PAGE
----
The troops in all those khaki machines were France's newly reconstituted 27th Alpine division. I remember the Alpine troops from 1939. Called "The Blue Devils," they had dark blue berets and uniforms with ski pants and they carried skis on one shoulder and rifle on the other. It didn't surprise me at all when I heard later that they were the only French troops who beat back the enemy in 1940, the Italians in the French Alps and the Germans in Norway. Those were Alpine troops.
The only thing that seemed to save the day for the kids were the firemen with their red fire engines, black leather jackets and polished helmets. There was even a unit of firemen-frog-men being pulled along in rubber life rafts.
If only the legion had been there. I remember a legion sergeant telling me once. "When we march in Paris on Bastille Day, it's the death of discipline. Women come up and pull you by the arm and say, (C'est mon leginnaire ) and other women come and pull you by the other arm and say, (Non, c'est mon legionnaire .')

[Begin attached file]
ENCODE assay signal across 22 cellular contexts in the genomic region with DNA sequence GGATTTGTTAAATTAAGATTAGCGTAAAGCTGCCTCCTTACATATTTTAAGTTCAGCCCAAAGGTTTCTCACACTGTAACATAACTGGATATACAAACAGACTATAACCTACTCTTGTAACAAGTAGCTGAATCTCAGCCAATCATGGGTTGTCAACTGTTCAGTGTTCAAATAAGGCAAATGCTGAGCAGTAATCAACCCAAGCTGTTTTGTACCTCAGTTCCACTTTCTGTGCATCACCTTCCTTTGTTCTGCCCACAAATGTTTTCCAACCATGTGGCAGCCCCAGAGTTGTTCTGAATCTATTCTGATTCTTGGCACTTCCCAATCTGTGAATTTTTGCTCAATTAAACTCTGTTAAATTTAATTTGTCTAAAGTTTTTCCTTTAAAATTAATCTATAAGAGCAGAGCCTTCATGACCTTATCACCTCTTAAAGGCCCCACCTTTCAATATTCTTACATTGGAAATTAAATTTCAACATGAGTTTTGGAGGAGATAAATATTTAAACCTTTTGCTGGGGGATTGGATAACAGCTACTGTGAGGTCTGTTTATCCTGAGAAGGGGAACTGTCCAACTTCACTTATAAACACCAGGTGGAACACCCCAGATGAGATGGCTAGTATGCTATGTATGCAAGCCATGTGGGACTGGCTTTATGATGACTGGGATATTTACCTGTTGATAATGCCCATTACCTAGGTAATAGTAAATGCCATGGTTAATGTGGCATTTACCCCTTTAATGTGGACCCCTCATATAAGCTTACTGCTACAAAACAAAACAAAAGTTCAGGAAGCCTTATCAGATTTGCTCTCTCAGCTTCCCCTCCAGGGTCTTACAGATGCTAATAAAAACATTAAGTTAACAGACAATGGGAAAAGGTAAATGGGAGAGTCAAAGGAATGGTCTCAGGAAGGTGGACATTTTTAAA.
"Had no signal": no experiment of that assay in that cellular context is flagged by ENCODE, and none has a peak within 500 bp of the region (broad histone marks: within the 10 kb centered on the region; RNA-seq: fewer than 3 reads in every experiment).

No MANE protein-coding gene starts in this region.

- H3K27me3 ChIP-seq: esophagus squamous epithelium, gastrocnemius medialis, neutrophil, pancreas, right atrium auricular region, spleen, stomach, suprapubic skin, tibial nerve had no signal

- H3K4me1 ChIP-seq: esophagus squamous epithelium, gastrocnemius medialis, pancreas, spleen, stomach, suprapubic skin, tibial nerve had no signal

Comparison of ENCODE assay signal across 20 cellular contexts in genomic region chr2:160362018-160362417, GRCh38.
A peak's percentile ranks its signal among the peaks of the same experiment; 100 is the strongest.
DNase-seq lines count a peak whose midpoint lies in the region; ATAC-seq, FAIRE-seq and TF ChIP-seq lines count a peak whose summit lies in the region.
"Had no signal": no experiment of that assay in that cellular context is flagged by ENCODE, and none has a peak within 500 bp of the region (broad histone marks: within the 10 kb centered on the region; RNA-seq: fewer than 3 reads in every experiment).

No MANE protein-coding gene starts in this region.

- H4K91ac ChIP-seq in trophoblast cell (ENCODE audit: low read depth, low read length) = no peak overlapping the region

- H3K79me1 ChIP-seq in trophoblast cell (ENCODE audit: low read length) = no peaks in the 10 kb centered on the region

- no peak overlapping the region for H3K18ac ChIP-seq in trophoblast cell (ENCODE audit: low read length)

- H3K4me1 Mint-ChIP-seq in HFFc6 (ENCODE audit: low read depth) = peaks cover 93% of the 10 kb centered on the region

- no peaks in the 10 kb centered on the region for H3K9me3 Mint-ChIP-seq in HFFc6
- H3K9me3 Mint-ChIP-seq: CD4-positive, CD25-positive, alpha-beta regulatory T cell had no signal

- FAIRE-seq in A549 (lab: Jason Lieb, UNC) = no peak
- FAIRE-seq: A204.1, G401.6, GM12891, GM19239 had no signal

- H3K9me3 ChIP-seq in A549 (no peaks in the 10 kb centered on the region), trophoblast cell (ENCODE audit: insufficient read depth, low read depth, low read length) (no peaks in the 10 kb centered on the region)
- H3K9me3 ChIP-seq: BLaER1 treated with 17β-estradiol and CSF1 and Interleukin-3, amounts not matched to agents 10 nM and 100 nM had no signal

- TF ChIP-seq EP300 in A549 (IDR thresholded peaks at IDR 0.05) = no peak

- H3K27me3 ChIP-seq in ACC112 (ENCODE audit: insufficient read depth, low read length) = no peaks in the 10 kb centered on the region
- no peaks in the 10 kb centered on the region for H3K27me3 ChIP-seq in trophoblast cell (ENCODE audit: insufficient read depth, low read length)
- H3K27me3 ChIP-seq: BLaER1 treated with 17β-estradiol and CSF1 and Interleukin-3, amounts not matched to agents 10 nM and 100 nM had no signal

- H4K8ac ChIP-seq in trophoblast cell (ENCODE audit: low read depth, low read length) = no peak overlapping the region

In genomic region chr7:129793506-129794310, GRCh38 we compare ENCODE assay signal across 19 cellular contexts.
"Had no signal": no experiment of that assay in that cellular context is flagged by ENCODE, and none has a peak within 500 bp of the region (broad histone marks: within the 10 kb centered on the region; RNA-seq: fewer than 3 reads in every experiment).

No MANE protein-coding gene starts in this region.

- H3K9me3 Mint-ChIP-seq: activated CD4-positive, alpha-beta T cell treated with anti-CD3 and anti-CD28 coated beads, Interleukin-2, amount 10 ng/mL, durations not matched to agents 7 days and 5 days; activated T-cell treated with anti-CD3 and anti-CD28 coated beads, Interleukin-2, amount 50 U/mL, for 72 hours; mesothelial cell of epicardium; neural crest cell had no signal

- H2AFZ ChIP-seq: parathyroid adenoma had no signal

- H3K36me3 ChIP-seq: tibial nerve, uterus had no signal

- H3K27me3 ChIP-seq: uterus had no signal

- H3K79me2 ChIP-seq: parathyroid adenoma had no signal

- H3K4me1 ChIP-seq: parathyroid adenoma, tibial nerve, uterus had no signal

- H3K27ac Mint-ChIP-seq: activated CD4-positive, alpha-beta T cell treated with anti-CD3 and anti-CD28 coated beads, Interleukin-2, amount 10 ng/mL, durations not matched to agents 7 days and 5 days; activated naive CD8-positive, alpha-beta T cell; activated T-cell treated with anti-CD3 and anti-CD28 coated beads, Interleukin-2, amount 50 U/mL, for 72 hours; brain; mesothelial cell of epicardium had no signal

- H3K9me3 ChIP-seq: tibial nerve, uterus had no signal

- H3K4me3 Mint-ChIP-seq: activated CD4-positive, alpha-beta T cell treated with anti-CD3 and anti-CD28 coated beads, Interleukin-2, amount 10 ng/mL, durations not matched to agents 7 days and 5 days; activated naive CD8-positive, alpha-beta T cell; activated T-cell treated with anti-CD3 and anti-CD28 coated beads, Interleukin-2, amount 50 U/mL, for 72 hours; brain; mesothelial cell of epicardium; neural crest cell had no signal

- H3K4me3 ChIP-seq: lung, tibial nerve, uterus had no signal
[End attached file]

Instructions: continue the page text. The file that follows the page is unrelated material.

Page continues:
Allowing for a bit of legionnaire boasting, the victorious 2nd Foreign Paratroop Regiment, fresh from Kolwezi, would have ravaged the Parisiennes this year. But I had forgotten all about the controversy surrounding Col. Philippe Erulin, the legion commander in Kolwezi who was accused in the middle of the battle of having tortured prisoners in the Algerian war.
"There was not much to see," complained my pre-adolescent daughter.
When I got back to the office, there was French President Valery Giscard'Estaing on television explaining that he didn't invite the legion to march on the Champs Elysses this year because they got to be in the parade last year. Besides, he said, he wanted to show the people of Paris a modern division with all its advanced equipment.
Waiting to shake the president's hand along with the 4,000 other guests a the Bastile Day reception Giscard gave, was Rene Andreiu, the editor of the Communist newspaper L'Humanite, the man who had publicly recalled Col. Erulin's past.
Walking along the Champs Elysees, after the parade. I bought the kids each a flag anyway. There were flags of all nations on sale.
I asked the vendor what was selling best. "A little of everything, but French ones most of all," she said with evident pride.
I persisted. What was selling next best? "Oh, the Americans," she conceded testily.
I bought the kids French flags.